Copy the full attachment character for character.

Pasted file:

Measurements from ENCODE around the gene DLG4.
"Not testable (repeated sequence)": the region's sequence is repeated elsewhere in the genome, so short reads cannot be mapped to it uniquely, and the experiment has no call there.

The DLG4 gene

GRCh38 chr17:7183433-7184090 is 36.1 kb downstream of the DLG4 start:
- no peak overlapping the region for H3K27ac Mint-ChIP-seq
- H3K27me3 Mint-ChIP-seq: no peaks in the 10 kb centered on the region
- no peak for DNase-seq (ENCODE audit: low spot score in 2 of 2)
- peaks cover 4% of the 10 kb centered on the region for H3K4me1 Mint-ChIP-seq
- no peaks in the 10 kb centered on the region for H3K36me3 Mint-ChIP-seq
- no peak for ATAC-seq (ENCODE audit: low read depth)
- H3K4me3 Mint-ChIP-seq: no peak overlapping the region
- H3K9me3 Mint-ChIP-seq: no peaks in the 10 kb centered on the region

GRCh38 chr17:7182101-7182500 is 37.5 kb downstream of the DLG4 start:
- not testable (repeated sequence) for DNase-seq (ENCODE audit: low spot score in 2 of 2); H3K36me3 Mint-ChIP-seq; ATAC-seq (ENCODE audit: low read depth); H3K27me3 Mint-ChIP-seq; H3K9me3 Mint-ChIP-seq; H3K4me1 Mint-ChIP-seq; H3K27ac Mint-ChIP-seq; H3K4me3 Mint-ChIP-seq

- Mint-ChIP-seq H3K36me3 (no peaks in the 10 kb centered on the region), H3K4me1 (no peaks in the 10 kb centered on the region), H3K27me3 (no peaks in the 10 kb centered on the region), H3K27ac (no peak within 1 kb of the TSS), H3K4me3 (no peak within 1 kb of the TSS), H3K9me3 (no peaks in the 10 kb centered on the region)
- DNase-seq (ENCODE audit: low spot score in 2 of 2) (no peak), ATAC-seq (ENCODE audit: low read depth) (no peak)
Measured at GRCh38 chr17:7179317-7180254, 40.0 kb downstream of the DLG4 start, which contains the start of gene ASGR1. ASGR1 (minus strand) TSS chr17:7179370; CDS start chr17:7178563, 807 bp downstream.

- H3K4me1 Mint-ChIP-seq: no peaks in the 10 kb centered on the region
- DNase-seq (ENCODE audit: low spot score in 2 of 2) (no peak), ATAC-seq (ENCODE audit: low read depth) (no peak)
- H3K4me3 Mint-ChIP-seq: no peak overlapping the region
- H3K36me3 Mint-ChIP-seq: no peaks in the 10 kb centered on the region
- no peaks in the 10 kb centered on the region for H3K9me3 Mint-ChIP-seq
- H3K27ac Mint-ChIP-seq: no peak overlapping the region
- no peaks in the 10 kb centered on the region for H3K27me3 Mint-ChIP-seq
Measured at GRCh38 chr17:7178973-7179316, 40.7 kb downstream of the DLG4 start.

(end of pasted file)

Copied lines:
Measurements from ENCODE around the gene DLG4.
"Not testable (repeated sequence)": the region's sequence is repeated elsewhere in the genome, so short reads cannot be mapped to it uniquely, and the experiment has no call there.

The DLG4 gene

GRCh38 chr17:7183433-7184090 is 36.1 kb downstream of the DLG4 start:
- no peak overlapping the region for H3K27ac Mint-ChIP-seq
- H3K27me3 Mint-ChIP-seq: no peaks in the 10 kb centered on the region
- no peak for DNase-seq (ENCODE audit: low spot score in 2 of 2)
- peaks cover 4% of the 10 kb centered on the region for H3K4me1 Mint-ChIP-seq
- no peaks in the 10 kb centered on the region for H3K36me3 Mint-ChIP-seq
- no peak for ATAC-seq (ENCODE audit: low read depth)
- H3K4me3 Mint-ChIP-seq: no peak overlapping the region
- H3K9me3 Mint-ChIP-seq: no peaks in the 10 kb centered on the region

GRCh38 chr17:7182101-7182500 is 37.5 kb downstream of the DLG4 start:
- not testable (repeated sequence) for DNase-seq (ENCODE audit: low spot score in 2 of 2); H3K36me3 Mint-ChIP-seq; ATAC-seq (ENCODE audit: low read depth); H3K27me3 Mint-ChIP-seq; H3K9me3 Mint-ChIP-seq; H3K4me1 Mint-ChIP-seq; H3K27ac Mint-ChIP-seq; H3K4me3 Mint-ChIP-seq

- Mint-ChIP-seq H3K36me3 (no peaks in the 10 kb centered on the region), H3K4me1 (no peaks in the 10 kb centered on the region), H3K27me3 (no peaks in the 10 kb centered on the region), H3K27ac (no peak within 1 kb of the TSS), H3K4me3 (no peak within 1 kb of the TSS), H3K9me3 (no peaks in the 10 kb centered on the region)
- DNase-seq (ENCODE audit: low spot score in 2 of 2) (no peak), ATAC-seq (ENCODE audit: low read depth) (no peak)
Measured at GRCh38 chr17:7179317-7180254, 40.0 kb downstream of the DLG4 start, which contains the start of gene ASGR1. ASGR1 (minus strand) TSS chr17:7179370; CDS start chr17:7178563, 807 bp downstream.

- H3K4me1 Mint-ChIP-seq: no peaks in the 10 kb centered on the region
- DNase-seq (ENCODE audit: low spot score in 2 of 2) (no peak), ATAC-seq (ENCODE audit: low read depth) (no peak)
- H3K4me3 Mint-ChIP-seq: no peak overlapping the region
- H3K36me3 Mint-ChIP-seq: no peaks in the 10 kb centered on the region
- no peaks in the 10 kb centered on the region for H3K9me3 Mint-ChIP-seq
- H3K27ac Mint-ChIP-seq: no peak overlapping the region
- no peaks in the 10 kb centered on the region for H3K27me3 Mint-ChIP-seq
Measured at GRCh38 chr17:7178973-7179316, 40.7 kb downstream of the DLG4 start.